Building Bridges Radio: Your Community & Labor Report

Produced and Hosted by Mimi Rosenberg & Ken Nash over WBAI,99.5FM in the NYC Metro Area


WORKERS OF THE WORLD TUNE IN! Introducing "Building Bridges: Your Community & Labor Report"

Our beat is the labor front, broadly defined, both geographically and conceptually. We examine the world of work and workers on the job as well as where they live. We examine the issues that affect their everyday lives, with a particular sensitivity towards human rights abuses, environmental concerns and the U.S. drive for global domination. We record their global struggles and provide analysis of their efforts to empower themselves and transform society to provide greater democratic, human, social, political and economic rights. Each program consists of feature stories, generally interviews, within a historical context, often accompanied by sound from demonstrations, rallies or conferences, and complemented and enhanced by poetry and instrumental or vocal -- people's culture.

Over the years Building Bridges has produced a weekly one hour program, Mondays from 7-8 PM EST, covering local, national and international labor and community issues over radio WBAI-Pacifica 99.5 FM in New York. We also produce half hour version, Building Bridges National, which is distribtued to over 40 broadcast and internet radio stations.

For more information you can contact us at
In Struggle Mimi Rosenberg & Ken Nash

Building Bridges: Triangle Shirtwaist Fire and Its Legacy - 55:04  

A Women's History Month Special

Out of the Flames, From The Ashes: TheTriangle Shirtwaist Fire & Its Legacy

Commemorating the 100th Anniversary of the Triangle Fire - March 25, 1911

Tune into our tapestry of archival sound, re-enactments – a docudrama of the “flowering girls” who lost their lives in the Triangle Fire, on this hundredth anniversary, of one of the most important events in the history of the labor movement. Threaded through the sound tapestry are the haunting voices from the fire intermingled with the poetry and songs that arose in the wake of the tragedy. Another thread of the tapestry are the voices of scholar/activists who deliberate on the legacy of Triangle for today - to organize and unionize, to regulate the workplace and create a safe, decent life for working people, to attend to the problems today sadly echoing the conditions at the time of the Triangle Fire. This is a drama of the dilemmas faced by working women, their pathos, & the importance of the fire, in the annals of workers’ history - “not to mourn, but to organize.”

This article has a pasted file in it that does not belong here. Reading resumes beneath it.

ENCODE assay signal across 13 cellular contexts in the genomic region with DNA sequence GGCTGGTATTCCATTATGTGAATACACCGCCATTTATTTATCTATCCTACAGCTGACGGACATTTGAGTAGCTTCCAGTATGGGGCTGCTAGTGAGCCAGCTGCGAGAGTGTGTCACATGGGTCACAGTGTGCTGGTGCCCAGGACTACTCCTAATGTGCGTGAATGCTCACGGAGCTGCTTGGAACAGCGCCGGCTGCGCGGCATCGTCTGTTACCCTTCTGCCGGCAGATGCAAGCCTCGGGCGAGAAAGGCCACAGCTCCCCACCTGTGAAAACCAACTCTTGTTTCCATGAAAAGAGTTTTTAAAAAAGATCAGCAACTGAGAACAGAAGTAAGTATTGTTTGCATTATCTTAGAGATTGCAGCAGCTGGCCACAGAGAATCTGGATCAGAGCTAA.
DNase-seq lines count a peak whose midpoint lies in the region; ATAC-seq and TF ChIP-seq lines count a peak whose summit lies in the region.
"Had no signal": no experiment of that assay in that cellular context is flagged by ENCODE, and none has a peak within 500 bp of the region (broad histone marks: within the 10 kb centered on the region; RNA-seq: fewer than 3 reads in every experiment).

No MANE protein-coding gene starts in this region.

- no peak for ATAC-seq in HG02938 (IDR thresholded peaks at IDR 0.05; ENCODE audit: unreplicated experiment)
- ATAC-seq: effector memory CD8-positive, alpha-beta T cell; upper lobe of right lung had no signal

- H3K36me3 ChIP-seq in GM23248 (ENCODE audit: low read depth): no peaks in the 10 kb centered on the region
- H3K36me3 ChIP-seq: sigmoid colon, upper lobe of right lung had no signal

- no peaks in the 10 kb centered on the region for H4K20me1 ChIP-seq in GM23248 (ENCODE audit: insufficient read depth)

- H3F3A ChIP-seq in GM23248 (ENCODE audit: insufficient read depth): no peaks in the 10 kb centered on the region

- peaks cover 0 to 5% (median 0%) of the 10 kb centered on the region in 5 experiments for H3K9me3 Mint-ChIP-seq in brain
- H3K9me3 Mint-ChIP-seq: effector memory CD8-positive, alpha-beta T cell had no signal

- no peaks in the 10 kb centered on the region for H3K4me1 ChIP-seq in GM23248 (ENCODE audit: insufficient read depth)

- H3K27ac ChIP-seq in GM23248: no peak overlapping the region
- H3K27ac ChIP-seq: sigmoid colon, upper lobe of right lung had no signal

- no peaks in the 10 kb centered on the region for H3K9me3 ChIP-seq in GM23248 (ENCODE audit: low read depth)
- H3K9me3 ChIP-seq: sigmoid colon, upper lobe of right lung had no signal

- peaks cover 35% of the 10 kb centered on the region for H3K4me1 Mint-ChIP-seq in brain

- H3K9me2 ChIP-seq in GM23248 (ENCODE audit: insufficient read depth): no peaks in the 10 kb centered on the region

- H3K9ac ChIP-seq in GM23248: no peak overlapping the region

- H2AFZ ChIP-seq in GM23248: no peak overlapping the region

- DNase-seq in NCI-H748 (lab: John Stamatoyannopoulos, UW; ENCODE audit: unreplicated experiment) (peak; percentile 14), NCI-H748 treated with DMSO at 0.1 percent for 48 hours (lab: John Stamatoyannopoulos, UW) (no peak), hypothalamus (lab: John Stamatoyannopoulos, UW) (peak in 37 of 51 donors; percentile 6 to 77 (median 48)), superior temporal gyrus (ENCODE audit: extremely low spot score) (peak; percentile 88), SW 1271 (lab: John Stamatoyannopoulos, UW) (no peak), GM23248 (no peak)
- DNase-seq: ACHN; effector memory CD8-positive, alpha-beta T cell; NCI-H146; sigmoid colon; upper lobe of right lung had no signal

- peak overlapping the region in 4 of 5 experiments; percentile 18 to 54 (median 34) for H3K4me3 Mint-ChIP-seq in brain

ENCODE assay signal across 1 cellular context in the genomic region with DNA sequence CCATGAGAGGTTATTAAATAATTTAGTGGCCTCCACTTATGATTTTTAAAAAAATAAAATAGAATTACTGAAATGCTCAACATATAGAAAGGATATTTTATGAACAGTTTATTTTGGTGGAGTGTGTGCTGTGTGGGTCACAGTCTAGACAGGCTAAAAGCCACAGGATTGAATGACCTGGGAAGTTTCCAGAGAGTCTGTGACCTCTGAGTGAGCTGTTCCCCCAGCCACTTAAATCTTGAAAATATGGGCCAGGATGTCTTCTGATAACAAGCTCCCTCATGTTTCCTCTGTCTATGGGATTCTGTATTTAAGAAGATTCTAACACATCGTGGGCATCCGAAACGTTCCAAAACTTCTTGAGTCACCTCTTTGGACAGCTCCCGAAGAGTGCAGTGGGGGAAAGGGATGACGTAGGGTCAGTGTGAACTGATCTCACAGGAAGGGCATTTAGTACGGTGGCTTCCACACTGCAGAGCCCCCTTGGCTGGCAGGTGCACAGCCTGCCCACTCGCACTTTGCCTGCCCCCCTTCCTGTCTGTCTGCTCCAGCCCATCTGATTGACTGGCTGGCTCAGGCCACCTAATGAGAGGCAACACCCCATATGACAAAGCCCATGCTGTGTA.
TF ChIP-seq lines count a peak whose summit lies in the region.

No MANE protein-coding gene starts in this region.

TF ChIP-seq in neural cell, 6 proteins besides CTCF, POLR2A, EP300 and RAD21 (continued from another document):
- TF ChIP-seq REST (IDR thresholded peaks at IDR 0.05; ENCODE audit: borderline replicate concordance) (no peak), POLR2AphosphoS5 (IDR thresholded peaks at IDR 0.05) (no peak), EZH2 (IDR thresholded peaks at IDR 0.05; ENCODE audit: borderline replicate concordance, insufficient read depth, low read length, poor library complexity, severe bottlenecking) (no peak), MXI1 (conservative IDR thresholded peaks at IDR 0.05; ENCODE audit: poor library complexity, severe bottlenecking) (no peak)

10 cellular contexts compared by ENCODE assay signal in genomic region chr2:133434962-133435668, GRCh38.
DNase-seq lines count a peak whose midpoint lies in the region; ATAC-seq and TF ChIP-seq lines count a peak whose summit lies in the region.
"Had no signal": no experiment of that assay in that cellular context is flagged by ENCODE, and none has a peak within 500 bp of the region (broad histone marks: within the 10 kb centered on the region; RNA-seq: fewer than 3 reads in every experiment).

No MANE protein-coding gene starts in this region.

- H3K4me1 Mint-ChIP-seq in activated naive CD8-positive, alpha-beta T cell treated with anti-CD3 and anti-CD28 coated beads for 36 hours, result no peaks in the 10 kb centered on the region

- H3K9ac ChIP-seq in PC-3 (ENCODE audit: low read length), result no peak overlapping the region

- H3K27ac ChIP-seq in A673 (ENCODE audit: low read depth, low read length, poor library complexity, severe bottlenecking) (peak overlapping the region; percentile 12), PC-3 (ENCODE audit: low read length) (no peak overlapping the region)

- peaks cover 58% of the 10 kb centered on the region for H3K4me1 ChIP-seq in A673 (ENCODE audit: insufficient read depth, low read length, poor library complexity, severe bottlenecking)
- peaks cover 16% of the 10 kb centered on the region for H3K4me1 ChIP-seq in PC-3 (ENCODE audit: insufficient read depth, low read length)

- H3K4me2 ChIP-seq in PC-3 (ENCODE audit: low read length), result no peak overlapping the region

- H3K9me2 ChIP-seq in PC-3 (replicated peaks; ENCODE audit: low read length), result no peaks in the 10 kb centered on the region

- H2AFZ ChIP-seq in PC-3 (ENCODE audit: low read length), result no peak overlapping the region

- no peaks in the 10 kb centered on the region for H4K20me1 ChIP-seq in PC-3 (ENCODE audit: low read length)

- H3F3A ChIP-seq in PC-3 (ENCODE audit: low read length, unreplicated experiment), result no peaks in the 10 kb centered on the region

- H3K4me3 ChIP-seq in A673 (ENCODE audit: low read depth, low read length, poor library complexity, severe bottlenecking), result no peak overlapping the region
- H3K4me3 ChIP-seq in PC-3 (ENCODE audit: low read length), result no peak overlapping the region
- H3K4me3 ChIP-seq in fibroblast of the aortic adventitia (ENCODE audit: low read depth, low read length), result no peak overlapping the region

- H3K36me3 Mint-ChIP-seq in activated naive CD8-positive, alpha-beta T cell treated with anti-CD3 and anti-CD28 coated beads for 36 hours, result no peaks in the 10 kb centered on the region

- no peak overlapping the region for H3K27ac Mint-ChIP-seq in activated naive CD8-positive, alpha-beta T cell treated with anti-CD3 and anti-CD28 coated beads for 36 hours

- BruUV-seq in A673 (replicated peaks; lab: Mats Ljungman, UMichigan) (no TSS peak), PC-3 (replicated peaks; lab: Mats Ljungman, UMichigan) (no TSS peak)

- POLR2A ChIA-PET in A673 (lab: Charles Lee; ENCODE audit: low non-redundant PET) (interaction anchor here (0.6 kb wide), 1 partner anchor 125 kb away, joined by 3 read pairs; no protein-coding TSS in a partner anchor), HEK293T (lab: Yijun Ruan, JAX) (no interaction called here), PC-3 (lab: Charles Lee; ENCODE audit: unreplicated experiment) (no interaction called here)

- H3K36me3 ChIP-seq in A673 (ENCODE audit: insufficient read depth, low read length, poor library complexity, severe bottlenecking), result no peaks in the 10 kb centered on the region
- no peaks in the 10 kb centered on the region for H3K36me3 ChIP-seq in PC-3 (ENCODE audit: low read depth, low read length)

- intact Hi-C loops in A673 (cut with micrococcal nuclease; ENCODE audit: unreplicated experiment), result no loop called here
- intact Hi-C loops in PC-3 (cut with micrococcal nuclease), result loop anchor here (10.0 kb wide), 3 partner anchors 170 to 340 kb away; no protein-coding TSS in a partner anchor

A fire broke out on the top three stories of a relatively new building just east of
Washington Square Park, which housed the Triangle Shirtwaist Company, a

large manufacturer of women’s clothes (a building which today houses New York University classrooms). Though the building was modern and advertised as fire-proof, the cramped layout of the factory space, large piles of flammable materials, locked doors by the employers, an inadequate fire escape, and the inability of New York City fire truck ladders to reach high enough to rescue the people trapped by the flames led to a staggering loss of life. All told, 146 workers died that day, mostly women workers, many still in their teens, some as young as fourteen, killed by the fire or their desperate leaps to the ground to escape the suffocating smoke, the heat and flames. It is the largest industrial tragedy in the history of New York City.

After the fire, & the outraged voices of community residents, workers, labor activists, New York State passed a series of new laws regulating factory safety which, along with unionization,gradually eliminated the worst conditions workers faced. These efforts would reach fruition in the New Deal, in many respects the creation of the coalition of forces that came togetherin the aftermath of the TriangleFire.

If Triangle is an old story, one about a century ago, it is also a very current story. While the U.S. was successful, at least for a while, in eliminating the worst abuses of the sweatshop era and improving the lives of its working people, there are millions of workers today who face conditions not unlike those faced by the Triangle workers. What people sometimes refer to as the global sweatshop is a vast archipelago of workplaces, in many of which young female workers toil long hours in dangerous conditions, very often without union representation or any rights.

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